New Procedure Repairs Mitral Valve

Shipley Cardiothoracic Center Offers Help for Patients at High Risk for Valve Replacement Surgery

(Fort Myers, Fla. – Feb. 2, 2017) --- ¬Mitral regurgitation (MR) – blood leaking back inside the heart – is caused by a faulty mitral valve and can lead to heart failure and death if untreated. Until recently, valve replacement was the only treatment option for MR, however older patients with comorbidities and other complications usually were not eligible for the surgery. Now, there is new hope for high-risk surgery patients; the team at Lee Health’s Shipley Cardiothoracic Center at HealthPark Medical Center has been performing a new MitraClip® procedure to help reduce or eliminate MR.

Currently, the procedure is performed by Brian Hummel, M.D., cardiothoracic surgeon; Murali Muppala, M.D., cardiologist; Steven Priest, M.D., cardiologist; and Lee Physician Group Cardiology.

“This new procedure offers hope to so many more people with MR,” Brian Hummel, M.D., cardiothoracic surgeon explains. “Even five years ago, I would never have believed we would be able to help these patients. I expect this (mitral clip) procedure will quickly become a prominent surgery at Shipley Cardiothoracic Center.”

Nearly one in 10 people ages 75 and older has moderate or severe MR; it is the most frequent valve disease in the United States. Mitral regurgitation can be related to age, a birth defect or underlying heart disease. Patients with moderate or severe MR are often undertreated because they are considered too high risk for surgery or they choose not to have the surgery. Replacement of the mitral valve involves an open-chest surgery that usually requires a week’s stay in the hospital and several weeks for recovery, including cardiac rehabilitation.

The new clip procedure is less invasive than traditional open-heart surgery, reducing recovery time; some patients have gone home just two days after their procedure. Using a catheter inserted in the groin and threaded through the femoral vein to the heart, the surgeon positions a clip to connect the two leaflets of the valve where the leakage is occurring, thereby reducing or eliminating leakage. Using echocardiography and fluoroscopy to view the heart and valve, the surgeon can see immediately if adjustments need to be made to the clip’s position, or if additional clips are needed to further reduce MR.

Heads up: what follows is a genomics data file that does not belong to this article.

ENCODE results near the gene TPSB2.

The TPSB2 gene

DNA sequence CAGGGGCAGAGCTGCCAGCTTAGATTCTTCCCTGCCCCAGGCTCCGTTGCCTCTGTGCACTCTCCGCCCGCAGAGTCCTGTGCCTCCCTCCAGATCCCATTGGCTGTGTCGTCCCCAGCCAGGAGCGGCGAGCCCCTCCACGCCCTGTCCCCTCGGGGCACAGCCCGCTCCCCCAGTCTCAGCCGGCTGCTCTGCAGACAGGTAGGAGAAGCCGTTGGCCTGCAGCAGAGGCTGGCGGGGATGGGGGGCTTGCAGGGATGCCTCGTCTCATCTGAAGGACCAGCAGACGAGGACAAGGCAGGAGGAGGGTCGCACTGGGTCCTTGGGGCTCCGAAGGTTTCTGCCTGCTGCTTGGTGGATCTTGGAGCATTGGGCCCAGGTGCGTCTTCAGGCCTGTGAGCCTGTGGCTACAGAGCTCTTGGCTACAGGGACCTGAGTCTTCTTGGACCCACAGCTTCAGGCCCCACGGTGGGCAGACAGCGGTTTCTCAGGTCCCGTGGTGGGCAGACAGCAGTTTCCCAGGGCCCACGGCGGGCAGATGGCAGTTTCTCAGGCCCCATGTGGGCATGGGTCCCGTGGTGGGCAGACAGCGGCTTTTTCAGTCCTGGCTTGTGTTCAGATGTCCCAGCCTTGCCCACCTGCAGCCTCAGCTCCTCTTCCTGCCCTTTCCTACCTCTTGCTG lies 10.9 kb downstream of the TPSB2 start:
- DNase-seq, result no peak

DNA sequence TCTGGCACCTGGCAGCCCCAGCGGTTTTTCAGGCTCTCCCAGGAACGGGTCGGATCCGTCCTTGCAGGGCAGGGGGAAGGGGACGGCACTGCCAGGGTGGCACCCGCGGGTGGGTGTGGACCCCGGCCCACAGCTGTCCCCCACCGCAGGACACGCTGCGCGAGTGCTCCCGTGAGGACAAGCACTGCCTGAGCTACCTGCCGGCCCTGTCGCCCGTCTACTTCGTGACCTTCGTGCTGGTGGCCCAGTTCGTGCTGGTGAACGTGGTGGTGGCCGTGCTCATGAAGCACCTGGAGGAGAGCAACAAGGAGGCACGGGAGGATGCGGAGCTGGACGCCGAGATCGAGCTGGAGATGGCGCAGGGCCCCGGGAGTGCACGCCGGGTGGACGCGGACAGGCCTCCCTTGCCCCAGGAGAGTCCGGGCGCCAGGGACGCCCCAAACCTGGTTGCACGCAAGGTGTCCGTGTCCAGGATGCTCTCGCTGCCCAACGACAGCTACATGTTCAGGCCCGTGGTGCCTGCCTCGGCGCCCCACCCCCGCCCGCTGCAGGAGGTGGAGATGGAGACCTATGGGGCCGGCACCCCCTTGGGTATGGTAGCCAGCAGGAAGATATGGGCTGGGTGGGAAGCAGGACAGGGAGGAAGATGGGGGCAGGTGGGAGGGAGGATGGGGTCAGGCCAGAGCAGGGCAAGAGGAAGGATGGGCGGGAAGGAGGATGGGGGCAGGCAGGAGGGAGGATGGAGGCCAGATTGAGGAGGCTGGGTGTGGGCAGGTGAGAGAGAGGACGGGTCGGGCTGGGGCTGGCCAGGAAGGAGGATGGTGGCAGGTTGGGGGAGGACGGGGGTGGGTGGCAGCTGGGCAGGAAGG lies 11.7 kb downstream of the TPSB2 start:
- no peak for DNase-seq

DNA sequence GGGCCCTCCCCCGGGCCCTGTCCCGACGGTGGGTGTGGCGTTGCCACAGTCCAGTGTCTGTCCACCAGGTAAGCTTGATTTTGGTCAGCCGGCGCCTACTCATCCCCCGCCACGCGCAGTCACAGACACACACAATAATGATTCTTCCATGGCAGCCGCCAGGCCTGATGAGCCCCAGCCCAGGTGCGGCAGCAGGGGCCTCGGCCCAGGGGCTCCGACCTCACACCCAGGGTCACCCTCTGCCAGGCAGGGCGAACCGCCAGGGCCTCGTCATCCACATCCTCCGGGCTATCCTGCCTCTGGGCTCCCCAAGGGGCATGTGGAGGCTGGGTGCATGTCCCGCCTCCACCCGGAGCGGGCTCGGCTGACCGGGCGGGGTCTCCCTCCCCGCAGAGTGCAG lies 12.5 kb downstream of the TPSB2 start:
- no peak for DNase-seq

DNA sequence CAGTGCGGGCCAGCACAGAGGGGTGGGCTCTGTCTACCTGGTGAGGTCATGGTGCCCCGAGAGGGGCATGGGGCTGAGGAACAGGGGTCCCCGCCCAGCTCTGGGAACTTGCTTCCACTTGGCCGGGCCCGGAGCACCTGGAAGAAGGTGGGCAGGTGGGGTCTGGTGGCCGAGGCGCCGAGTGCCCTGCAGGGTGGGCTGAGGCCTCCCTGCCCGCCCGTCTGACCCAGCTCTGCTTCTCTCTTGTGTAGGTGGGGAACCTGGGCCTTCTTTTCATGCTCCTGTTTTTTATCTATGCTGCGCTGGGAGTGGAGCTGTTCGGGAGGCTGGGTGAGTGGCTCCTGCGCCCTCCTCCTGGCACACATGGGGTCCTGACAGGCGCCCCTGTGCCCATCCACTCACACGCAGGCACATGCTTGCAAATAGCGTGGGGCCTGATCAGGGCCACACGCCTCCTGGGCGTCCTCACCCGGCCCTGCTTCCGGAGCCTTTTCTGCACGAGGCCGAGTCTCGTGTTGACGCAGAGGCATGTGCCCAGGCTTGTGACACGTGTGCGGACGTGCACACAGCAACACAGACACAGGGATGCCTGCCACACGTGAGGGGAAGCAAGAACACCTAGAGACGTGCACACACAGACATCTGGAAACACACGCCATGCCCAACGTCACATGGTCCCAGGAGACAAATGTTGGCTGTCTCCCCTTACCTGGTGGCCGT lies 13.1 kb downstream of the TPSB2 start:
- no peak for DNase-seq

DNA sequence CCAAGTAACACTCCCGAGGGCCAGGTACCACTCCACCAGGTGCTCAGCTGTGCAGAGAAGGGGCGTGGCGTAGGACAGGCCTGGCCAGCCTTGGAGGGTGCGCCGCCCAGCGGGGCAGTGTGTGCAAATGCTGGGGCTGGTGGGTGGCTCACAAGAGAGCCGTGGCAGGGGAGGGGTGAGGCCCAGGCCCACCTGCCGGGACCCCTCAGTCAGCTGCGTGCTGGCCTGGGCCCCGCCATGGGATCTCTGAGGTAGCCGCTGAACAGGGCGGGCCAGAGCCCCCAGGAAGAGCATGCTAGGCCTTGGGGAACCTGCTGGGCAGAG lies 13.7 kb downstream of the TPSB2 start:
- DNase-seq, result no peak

Don Keatley, a 74-year-old cardiac patient in Fort Myers, said he could “breathe again” as soon as he woke up from his recent MitraClip procedure. Dr. Hummel used two clips to repair Keatley’s leaking valve. Despite an allergic reaction to medication following the clip procedure that lengthened his hospital stay by a few days, Keatley says he was surprised by the relatively short recovery time. He had quadruple bypass surgery several years ago, and says “Recovering from bypass surgery was a completely different thing; it was major.” Just a week after his procedure, Keatley was talking about getting back to cardiac rehab, and the golf course.

Patients previously diagnosed with MR who did not meet eligibility requirements for valve replacement, may be eligible for the new transcatheter mitral valve repair procedure as a treatment option. For more information, call Shipley Cardiothoracic Center at 239-343-6341, or visit

Cutline: An illustration of the clip in place connecting the two leaflets of the mitral valve that previously did not close properly, causing leakage.

About Lee Health

Since the opening of the first hospital in 1916, Lee Health has been a health care leader in Southwest Florida, constantly evolving to meet the needs of the community. A non-profit, integrated health care services organization, Lee Health is committed to the well-being of every individual served, focused on healthy living and maintaining good health. Staffed by caring people, inspiring health, services are conveniently located throughout the community in four acute care hospitals, two specialty hospitals, outpatient centers, walk-in medical centers, primary care and specialty physician practices and other services across the continuum of care. Learn more at

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